"When you listen to Karadzic's description of the situation in Bosnia during this period it belies the fact that Bosnian-Serbs went through and ethnically-cleansed people from their towns," he said.

"There were towns and villages where no Muslims were left. Any towns or villages the Serbs couldn't get into they just surrounded and poured on machine-gun fire and rockets. This trial is going to bring all this out again."

During the siege of Sarajevo, which lasted 44 months, Karadzic was in Pale, a mountain-top village to the south-west of the capital which became the Bosnian-Serb headquarters.

Down below, Sarajevo was like a goldfish bowl surrounded on all sides by Bosnian-Serb soldiers who had dug in and were shooting civilians indiscriminately with machine guns, sniper rifles and mortars. "These were men in uniform with weapons taken from the former Yugoslav national army acting on clear instructions," said Robertson.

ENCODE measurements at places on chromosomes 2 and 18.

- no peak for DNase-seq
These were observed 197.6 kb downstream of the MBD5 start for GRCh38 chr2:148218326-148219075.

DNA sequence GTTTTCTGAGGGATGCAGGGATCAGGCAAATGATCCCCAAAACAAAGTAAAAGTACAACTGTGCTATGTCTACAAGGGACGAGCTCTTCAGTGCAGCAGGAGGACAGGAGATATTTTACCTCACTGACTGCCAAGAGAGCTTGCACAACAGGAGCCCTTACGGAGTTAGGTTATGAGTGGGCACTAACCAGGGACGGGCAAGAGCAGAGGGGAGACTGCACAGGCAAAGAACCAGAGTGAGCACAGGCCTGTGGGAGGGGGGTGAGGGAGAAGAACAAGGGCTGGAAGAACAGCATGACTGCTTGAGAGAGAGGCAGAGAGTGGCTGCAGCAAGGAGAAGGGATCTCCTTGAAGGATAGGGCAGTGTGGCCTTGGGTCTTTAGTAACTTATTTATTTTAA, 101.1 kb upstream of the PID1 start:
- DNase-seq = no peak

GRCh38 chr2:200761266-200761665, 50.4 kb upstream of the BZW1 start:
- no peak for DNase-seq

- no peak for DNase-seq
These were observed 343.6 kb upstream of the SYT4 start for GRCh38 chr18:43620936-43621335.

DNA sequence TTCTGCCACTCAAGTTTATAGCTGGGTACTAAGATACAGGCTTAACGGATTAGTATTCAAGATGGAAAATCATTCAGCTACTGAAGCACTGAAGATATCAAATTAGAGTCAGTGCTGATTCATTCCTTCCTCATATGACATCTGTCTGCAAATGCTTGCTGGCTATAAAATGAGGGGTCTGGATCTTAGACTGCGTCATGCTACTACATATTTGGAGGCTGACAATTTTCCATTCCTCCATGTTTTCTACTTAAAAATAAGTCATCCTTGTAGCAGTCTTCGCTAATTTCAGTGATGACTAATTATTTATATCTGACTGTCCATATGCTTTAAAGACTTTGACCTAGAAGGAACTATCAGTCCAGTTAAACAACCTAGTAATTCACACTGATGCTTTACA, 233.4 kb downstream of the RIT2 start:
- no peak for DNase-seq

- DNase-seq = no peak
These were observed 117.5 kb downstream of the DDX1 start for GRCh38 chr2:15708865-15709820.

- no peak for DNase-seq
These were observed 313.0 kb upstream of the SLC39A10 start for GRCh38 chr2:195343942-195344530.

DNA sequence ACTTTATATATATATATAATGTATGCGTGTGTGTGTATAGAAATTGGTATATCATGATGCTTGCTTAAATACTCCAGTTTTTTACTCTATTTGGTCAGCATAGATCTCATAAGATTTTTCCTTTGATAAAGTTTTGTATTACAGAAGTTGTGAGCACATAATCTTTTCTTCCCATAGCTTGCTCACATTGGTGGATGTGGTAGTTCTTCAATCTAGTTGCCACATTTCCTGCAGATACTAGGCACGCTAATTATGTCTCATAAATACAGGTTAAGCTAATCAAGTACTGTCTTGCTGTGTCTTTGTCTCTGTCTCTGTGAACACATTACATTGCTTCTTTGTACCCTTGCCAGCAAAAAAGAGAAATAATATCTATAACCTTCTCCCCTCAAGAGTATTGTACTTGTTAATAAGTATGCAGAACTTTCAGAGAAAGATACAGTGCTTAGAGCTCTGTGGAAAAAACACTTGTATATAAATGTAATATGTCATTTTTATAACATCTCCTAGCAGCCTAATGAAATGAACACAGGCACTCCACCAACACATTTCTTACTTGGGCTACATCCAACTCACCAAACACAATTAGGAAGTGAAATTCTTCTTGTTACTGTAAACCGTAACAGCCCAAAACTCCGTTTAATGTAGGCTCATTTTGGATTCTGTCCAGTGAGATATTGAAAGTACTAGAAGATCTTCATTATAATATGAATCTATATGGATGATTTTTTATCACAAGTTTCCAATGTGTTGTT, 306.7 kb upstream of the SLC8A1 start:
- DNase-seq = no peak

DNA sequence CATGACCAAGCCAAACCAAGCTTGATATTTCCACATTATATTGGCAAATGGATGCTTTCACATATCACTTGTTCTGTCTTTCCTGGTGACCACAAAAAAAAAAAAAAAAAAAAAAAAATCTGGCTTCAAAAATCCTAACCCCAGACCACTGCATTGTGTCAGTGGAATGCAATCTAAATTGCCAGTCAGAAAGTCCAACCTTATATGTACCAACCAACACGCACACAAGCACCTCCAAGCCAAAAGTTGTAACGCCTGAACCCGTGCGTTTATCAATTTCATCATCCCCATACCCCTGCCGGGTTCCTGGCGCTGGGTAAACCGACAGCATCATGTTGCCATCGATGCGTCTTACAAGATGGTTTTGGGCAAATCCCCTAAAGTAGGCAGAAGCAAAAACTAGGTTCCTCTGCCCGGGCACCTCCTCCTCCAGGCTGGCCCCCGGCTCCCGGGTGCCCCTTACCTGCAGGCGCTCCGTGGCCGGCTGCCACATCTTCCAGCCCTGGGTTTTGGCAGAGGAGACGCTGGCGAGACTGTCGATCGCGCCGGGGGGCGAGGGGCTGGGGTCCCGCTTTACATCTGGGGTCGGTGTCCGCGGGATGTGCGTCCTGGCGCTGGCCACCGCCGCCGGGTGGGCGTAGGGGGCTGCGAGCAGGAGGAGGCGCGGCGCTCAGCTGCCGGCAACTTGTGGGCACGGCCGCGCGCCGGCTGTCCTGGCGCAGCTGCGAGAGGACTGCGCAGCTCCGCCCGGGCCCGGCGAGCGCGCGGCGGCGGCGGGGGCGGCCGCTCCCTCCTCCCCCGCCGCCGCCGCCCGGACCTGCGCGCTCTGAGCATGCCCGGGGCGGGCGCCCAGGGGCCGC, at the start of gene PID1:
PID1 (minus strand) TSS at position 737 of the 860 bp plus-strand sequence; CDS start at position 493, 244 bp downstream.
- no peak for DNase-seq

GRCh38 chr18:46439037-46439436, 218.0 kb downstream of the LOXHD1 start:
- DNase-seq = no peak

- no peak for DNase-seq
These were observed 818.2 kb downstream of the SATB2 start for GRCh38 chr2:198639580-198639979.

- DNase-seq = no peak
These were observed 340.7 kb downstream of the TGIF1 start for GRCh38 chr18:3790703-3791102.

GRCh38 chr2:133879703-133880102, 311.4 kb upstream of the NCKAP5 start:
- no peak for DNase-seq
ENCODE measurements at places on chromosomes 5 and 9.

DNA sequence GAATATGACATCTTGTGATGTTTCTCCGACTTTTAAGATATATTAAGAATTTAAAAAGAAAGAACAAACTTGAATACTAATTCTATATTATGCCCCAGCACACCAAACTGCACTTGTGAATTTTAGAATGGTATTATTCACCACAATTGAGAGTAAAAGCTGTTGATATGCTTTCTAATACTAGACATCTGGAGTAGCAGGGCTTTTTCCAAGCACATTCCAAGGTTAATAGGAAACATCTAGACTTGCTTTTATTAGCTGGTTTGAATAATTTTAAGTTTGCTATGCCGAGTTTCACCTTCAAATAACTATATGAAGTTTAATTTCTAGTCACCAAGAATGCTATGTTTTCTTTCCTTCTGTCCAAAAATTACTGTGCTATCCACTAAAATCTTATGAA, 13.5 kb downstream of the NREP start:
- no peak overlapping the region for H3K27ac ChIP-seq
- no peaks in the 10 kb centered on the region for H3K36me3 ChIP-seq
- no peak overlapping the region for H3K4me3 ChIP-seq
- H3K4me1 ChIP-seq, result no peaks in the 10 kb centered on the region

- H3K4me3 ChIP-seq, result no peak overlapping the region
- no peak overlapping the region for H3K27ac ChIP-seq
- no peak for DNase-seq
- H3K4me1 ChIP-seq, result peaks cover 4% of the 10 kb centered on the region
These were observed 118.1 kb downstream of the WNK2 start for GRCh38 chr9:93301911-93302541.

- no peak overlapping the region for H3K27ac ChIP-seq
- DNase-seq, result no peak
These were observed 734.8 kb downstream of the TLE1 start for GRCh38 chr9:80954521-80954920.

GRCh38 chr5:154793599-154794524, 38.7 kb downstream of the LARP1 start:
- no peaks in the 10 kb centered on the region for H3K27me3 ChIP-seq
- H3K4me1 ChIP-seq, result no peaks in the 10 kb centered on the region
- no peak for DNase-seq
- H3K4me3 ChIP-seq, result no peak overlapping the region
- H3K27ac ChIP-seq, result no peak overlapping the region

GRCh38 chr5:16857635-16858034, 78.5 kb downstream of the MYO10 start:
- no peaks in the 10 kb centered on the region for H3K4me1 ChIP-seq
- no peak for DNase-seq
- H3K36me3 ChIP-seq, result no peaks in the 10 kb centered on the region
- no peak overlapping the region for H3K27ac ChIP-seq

"It's hard to get an idea of what a siege is like in modern Europe. But imagine a city where you can't leave, get out to buy eggs, apples or fuel for your car. Equally nothing can come in.

"The encirclement of Sarajevo was so tight that the only way in or out for Bosnians was a hand-built tunnel they dug under the U.N.-run airport runway. A man couldn't stand upright in the tunnel.

"Telephone lines were non-existent, while electricity and water supplies were often cut for weeks on end."

"It's hard to get an idea of what a siege is like in modern Europe.
--Nic Robertson